Once you’ve done that, you’ll have a much better idea of what the next draft should look like. After all, you’ve identified all the big problems in your book, figured out actionable steps you can take to address them, and sorted your notes by the types of edits they require.
Then it’s time to put those notes into practice.
Phase 3: Rewrite What Cannot Be Salvaged
Even if you don’t need to scrap the whole draft and start over, chances are there will be scenes or chapters that would benefit from a rewrite. If this is the case, don’t despair. Plenty of excellent books have gone through entire rewrites, and have ended up much stronger for them.
The biggest choice with rewriting is whether you reference the old scenes or manuscript as you redraft, or leave it aside and write fresh. There are pros and cons to each.
Having the old version around means that you can pull good portions from it, and you won’t forget the overall structure and order or events—it basically works as a highly detailed outline, with some prewritten dialogue and description.
On the other hand, you might want to start fresh. An old version of the scene or story has the potential to drag your new prose in similar directions, and it might make it harder to let go of old material. And of course, if you’re making radical changes to the structure, the old structure won’t do much good.
Whatever your approach, it’s important not to feel beholden to the old version as you rewrite. Let yourself be just as playful and creative as you were the first time. Yes, you want to make sure to fix the issues, but don’t get so wrapped up in avoiding the problems that your writing becomes stiff.
Phase 4: Rework the Remaining Scenes
Chances are good that even if your rewrite was extensive, there’s still going to be something left that was good enough to keep but needs pumping up.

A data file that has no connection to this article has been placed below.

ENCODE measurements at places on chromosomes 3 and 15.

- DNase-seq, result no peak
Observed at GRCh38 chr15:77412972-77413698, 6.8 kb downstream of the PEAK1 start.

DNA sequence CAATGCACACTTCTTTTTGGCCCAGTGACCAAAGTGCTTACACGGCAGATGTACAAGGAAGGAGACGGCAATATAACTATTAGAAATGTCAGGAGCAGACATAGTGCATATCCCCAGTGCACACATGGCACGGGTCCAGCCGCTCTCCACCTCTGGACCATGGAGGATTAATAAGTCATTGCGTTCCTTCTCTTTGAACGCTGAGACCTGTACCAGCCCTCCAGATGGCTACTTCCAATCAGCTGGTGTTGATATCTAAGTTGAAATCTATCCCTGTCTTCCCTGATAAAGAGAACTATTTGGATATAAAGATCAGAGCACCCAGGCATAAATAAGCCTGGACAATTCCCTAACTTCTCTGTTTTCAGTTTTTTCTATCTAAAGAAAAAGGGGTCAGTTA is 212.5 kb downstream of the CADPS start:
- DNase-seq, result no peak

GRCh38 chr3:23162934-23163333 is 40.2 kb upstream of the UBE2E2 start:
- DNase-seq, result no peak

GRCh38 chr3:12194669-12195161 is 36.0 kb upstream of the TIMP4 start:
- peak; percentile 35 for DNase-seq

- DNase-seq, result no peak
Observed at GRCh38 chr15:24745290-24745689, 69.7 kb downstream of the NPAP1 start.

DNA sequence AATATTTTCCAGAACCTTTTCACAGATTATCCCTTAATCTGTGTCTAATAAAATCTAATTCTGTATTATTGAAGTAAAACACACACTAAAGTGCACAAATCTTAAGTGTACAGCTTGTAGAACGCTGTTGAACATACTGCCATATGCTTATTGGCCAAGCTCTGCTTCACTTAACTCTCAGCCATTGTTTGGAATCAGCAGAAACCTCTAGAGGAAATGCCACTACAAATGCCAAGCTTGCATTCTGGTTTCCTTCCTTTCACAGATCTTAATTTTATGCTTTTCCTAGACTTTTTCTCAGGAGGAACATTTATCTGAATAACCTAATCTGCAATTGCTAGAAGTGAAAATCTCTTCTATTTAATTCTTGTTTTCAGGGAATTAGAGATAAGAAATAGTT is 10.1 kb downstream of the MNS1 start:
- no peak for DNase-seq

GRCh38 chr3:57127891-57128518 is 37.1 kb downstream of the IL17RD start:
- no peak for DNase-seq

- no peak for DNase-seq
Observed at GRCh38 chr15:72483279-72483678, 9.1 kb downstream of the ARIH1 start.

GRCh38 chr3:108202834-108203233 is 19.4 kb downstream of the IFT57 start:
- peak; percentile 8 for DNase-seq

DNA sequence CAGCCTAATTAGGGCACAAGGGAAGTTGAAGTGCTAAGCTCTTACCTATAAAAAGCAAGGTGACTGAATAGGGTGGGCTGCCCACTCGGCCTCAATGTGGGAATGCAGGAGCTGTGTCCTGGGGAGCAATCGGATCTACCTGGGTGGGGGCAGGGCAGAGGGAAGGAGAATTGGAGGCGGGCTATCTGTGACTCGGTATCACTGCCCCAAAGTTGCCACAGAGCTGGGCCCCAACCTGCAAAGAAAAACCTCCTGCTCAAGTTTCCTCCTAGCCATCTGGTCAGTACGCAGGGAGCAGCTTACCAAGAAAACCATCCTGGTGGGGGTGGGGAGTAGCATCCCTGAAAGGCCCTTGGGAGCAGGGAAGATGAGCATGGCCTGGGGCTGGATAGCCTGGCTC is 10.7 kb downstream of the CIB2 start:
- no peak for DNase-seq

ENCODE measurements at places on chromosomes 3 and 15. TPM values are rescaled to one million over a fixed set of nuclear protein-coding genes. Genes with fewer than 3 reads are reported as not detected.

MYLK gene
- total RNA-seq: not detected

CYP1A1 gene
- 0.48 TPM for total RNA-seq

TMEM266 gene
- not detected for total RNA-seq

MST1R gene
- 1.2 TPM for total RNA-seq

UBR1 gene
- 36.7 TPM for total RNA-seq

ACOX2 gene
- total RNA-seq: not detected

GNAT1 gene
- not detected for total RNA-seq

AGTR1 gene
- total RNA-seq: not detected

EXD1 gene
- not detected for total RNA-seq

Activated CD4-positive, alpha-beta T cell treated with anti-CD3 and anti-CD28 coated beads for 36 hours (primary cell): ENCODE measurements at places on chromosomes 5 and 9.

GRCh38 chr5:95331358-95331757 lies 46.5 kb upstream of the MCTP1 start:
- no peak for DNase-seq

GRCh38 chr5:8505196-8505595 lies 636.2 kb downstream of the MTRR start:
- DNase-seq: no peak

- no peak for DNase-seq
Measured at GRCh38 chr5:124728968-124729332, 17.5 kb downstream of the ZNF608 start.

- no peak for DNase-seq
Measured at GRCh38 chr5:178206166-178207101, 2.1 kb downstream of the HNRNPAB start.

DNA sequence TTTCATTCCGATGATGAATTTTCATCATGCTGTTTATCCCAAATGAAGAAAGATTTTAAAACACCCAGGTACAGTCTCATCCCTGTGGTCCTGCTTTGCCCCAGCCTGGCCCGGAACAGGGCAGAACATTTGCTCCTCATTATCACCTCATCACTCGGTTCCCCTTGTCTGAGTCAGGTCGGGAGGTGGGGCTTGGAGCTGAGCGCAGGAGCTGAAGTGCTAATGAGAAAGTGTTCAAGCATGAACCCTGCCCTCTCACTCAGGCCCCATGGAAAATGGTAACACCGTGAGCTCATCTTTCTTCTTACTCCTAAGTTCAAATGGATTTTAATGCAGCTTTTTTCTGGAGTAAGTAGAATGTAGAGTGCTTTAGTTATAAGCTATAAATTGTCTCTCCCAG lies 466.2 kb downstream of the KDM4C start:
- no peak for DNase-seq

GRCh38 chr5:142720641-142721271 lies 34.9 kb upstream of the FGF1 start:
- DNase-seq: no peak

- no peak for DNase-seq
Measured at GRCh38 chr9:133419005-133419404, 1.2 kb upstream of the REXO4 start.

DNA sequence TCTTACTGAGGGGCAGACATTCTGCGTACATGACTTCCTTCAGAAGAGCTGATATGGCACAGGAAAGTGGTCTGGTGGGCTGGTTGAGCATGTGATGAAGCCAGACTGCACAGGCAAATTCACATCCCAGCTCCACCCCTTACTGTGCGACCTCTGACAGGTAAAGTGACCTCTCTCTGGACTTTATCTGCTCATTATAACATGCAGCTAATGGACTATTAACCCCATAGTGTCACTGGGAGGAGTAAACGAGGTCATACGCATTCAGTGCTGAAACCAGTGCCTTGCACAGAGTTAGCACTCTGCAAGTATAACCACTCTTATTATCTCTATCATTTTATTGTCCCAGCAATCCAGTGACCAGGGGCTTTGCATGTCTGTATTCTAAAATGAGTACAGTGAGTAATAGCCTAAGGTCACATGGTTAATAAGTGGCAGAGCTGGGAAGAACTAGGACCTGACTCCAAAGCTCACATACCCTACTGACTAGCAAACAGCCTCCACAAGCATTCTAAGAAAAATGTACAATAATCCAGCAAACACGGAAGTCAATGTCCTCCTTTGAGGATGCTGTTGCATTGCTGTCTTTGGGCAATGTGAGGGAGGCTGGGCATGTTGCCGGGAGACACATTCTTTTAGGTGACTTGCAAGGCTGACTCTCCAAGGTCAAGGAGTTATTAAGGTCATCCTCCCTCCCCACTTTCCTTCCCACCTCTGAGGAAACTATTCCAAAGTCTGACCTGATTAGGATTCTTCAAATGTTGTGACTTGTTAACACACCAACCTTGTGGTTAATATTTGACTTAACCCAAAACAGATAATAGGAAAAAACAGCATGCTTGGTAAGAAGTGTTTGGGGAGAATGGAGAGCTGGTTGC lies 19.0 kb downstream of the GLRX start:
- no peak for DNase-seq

Unfortunately, there’s no getting around it: this part is when you roll up your sleeves and get it done. So brush up on your favorite writing tips and crack open that thesaurus. Because remember the color-coded lists you made earlier? It’s time to bring those bad boys out, and start checking things off.
The upside is there’s really no right or wrong order to tackle this process. You can go through the book chronologically, fixing each scene in turn. Or through your color-coding system, tackling first continuity problems, then character issues, then plot holes. You can jump around, and do easy things when you’re struggling, and harder tasks when you’re fresh. It all needs to get done.
One thing to note: as you rewrite and rework, it’s likely you’ll encounter more problems as you’re fixing others. That’s all right—in fact, it’s normal. You’re so deep into the book by this point, and so attuned to both its flaws and strengths that it makes sense you’d pick up on issues you missed the first time. My advice? Immediately handle the easy fixes and write down the rest to be tackled in the next draft.
Phase 5: Lather, Rinse, Repeat
Because guess what? This won't be your final rewrite. There’s going to be a third draft. And maybe a fourth, or a fifth, or a sixth. That’s okay, because now you’re armed with the knowledge that you’ve done it once, and can do it again. Whether you’re writing a children’s book or the Great American Novel, there really is no shortcut to a polished, completed book. But with dedication and effort, you too can bring your vision to life. Before you know it, you may even be planning your book launch.
Jenn Gott is an indie author and a writer with Reedsy, so she basically spends all her time either writing books, or helping people learn how to write books. She firmly believes there is no writing skill you cannot learn with practice and the right guidance. When she’s not working, she enjoys keeping up with the latest superhero movies, reading, and swimming.